Garden Notes: Mahonias

A fragrant ray of sunshine among the brown oak leaves.

A ray of solstice sunshine: Mahonia x media ‘Charity.’ — Susan Safford

Winter is here. Overnight, privet hedges assumed their cold-weather maroon coloration. Driving home at twilight, it is dancetime in the headlights for male winter moths (the females are flightless), starring in their annual fluttery showtime. Does snowfall impede their reproductive success? I hope so.

Now that snow becomes a reality, it is prudent to look at English ivy tangles in trees. Not so much in the traditional carol’s sense, “the holly and the ivy, when they are both full grown …” — though that is a timely trope — but in the gardener sense, of tree care and concern.

While a tree that is covered with ivy may be picturesque, it is already at risk: losing light needed for photosynthesis to the smother of top-heavy ivy foliage. An ivy-infested tree in snow and ice is carrying a double risk, the ivy’s and the snow’s weight, and is prone to toppling. Pull the ivy off trees you care about before winter is fully upon us, especially if it is reaching up into the crown, or snow and ivy may instead pull the tree down. This applies to top-heavy, ivy-clad fencing as well.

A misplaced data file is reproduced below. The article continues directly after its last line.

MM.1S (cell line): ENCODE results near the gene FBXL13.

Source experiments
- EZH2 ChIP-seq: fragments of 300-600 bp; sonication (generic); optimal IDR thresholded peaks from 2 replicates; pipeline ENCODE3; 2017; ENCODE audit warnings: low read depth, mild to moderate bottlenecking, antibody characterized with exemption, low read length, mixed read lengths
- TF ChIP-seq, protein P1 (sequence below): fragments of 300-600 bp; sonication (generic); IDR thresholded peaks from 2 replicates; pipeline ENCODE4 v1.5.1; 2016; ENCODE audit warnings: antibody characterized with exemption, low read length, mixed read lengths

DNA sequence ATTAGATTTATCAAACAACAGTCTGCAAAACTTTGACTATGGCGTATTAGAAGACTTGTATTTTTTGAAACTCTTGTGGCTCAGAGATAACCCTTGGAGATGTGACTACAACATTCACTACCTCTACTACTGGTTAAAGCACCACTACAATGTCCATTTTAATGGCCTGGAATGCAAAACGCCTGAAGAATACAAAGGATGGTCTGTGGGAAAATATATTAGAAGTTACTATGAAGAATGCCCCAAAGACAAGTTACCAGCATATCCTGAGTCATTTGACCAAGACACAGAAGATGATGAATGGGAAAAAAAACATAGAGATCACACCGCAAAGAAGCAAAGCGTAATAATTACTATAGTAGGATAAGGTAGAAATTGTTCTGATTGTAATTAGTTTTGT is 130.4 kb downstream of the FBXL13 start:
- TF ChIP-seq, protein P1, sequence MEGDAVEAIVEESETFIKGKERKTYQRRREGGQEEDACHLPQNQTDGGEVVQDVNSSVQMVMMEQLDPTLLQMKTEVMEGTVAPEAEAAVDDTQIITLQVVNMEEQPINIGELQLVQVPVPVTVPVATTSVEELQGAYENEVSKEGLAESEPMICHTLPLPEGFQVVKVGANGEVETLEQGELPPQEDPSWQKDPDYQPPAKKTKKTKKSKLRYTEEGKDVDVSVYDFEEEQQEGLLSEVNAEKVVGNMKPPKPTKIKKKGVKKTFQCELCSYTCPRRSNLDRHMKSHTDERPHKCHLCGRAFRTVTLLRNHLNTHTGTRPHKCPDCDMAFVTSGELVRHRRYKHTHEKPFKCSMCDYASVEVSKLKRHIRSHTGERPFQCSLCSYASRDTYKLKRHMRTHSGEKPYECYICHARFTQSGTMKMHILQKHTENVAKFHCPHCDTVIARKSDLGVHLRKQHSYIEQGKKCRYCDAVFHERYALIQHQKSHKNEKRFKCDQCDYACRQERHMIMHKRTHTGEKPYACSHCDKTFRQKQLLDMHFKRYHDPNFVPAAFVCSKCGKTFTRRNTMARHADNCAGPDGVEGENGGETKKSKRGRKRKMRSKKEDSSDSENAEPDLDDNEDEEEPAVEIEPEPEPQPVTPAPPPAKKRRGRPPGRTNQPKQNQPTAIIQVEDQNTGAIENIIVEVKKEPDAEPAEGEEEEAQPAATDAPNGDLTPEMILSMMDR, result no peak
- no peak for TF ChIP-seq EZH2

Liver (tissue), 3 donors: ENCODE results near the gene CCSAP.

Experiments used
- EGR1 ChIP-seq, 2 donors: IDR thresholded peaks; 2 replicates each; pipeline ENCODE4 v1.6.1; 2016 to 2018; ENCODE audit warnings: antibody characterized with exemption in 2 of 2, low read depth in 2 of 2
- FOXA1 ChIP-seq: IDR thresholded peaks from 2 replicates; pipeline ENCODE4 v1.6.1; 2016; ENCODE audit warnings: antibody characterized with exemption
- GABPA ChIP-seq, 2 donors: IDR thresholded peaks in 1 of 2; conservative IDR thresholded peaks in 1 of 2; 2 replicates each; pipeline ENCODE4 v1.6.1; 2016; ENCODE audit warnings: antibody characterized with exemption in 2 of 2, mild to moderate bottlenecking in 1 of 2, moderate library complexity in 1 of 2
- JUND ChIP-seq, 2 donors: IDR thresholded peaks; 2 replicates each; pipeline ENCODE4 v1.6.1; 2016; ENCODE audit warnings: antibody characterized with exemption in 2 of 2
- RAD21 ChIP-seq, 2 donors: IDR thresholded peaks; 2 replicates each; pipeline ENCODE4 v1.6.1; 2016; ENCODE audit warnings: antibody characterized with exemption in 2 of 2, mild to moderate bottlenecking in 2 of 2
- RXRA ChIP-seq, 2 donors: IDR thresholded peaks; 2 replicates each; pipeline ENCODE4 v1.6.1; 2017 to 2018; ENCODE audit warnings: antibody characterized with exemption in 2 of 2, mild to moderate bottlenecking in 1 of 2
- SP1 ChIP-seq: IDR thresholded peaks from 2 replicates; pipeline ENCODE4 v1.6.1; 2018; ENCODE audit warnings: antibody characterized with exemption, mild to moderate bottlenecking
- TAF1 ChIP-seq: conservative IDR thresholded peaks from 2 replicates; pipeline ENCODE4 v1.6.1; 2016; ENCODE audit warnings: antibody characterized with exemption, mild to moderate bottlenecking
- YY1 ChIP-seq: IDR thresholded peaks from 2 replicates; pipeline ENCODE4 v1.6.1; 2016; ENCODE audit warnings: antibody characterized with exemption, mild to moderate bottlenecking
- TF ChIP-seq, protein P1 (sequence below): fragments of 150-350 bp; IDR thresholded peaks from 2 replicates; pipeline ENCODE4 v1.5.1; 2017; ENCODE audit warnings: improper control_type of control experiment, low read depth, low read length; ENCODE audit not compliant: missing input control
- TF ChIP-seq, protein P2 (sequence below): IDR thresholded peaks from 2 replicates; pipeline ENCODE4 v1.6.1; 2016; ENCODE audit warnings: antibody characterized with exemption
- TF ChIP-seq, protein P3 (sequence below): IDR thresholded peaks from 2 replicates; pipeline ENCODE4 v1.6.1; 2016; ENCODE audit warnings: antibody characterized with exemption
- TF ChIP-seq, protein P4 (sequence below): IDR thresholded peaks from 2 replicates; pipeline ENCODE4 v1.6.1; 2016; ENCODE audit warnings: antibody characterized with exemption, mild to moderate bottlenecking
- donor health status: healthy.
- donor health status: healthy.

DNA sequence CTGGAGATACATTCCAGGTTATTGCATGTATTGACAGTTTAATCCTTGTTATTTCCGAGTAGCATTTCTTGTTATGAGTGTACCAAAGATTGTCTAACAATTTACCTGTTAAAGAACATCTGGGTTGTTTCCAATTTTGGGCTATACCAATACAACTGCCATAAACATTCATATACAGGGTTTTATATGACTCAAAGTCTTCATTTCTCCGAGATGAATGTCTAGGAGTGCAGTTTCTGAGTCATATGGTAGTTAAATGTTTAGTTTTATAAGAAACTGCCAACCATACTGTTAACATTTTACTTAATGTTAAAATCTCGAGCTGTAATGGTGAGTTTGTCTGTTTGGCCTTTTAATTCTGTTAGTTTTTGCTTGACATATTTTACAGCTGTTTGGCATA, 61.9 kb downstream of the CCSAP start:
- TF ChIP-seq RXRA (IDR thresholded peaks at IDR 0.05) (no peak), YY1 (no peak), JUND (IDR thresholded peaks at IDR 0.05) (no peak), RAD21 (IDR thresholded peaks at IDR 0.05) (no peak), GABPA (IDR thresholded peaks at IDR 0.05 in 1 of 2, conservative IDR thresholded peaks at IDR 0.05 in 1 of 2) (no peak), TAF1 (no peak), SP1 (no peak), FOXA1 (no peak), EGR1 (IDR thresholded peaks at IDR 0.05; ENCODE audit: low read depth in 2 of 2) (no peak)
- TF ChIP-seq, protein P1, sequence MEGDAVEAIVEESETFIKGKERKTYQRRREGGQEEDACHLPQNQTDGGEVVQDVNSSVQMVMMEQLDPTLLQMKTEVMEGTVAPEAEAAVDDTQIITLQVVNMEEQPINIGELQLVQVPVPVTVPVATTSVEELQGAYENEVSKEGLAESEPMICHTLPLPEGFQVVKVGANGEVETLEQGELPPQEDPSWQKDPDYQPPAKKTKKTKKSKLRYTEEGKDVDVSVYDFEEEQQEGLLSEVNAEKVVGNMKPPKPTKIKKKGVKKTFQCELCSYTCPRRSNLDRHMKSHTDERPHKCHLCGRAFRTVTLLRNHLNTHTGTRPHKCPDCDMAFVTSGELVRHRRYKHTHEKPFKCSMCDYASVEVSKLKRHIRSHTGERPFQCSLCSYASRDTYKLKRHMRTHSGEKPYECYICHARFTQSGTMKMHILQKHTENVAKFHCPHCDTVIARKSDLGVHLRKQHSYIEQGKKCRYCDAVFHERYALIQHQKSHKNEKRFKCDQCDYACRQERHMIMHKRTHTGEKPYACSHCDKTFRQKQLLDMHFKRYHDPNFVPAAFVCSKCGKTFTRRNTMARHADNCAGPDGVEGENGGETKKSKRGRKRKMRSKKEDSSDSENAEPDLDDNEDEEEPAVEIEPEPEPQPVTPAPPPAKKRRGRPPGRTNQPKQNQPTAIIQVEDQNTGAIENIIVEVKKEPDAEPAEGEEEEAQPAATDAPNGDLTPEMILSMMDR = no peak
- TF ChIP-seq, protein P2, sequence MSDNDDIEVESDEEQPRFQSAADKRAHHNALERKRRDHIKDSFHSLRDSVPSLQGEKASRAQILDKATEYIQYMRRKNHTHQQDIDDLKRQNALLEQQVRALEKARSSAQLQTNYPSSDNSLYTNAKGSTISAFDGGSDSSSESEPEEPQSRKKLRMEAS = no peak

While on the subject of ivy, a side observation is the unusual numbers of English ivy seedlings that we are spotting in beds and hedges, which suggest that much ivy is running wild and forming fruit. When the plants are able to climb, they morph into a different, adult form, producing a differently shaped leaf, flowers, and berries.

Ivy is customarily viewed as an eco-resource in the British Isles, where it is native. Here it is more recently designated as “invasive alien,” although the berries sustain our birds as well as they do the British ones, judging by these seedlings.

Winter interest: Mahonias

A while back I wrote here that I intended to create a row of mahonia in my woodland garden. I am closer to the goal with Mahonia x media ‘Charity’ and x Mahoberberis aquisargentii, an intergeneric hybrid mahonia. The two mahonias are underplanted with epimediums; both mahonia and epimedium are in the Berberidaceae.

In attempts to trounce winter and broaden the range of plantings, gardeners in this climate eventually arrive at developing winter interest, if not an outright winter garden. Conifers, broadleaf evergreens, evergreen groundcovers, berried plants, plants with colorful twigs and beautiful bark: the list is more extensive than one might suppose when taking a cursory look at the wintry scene.

What could be a more spectacular addition than mahonias? They seem to be underused and underappreciated. The hybrid mahonia pictured, ‘Charity,’ is a fragrant ray of sunshine among the brown oak leaves. The deep green, leathery foliage, spiny like a holly simulacrum, reflects the low solstice sunlight, and the racemes of tiny flowers are full of nectar for an insect, should any be about now.